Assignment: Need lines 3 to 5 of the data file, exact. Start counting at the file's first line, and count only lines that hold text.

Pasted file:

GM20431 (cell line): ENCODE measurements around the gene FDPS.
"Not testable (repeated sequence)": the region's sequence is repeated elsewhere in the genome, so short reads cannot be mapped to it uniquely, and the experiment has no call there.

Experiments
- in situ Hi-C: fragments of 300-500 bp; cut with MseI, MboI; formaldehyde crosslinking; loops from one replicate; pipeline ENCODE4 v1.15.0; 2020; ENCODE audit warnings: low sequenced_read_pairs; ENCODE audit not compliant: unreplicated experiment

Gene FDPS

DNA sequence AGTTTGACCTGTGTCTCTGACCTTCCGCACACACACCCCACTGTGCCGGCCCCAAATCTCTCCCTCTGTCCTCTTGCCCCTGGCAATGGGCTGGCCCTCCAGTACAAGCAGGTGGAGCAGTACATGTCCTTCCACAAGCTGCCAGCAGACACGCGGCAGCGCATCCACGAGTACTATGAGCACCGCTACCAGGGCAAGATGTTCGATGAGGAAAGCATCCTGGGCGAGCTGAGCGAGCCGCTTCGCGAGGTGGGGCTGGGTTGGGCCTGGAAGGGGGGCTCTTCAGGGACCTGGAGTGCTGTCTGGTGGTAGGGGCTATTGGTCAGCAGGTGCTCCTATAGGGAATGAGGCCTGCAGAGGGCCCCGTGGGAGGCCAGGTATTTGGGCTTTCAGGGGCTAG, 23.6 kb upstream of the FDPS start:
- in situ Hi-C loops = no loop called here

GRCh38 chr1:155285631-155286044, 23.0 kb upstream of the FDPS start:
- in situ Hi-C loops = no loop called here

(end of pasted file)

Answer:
Experiments
- in situ Hi-C: fragments of 300-500 bp; cut with MseI, MboI; formaldehyde crosslinking; loops from one replicate; pipeline ENCODE4 v1.15.0; 2020; ENCODE audit warnings: low sequenced_read_pairs; ENCODE audit not compliant: unreplicated experiment

Gene FDPS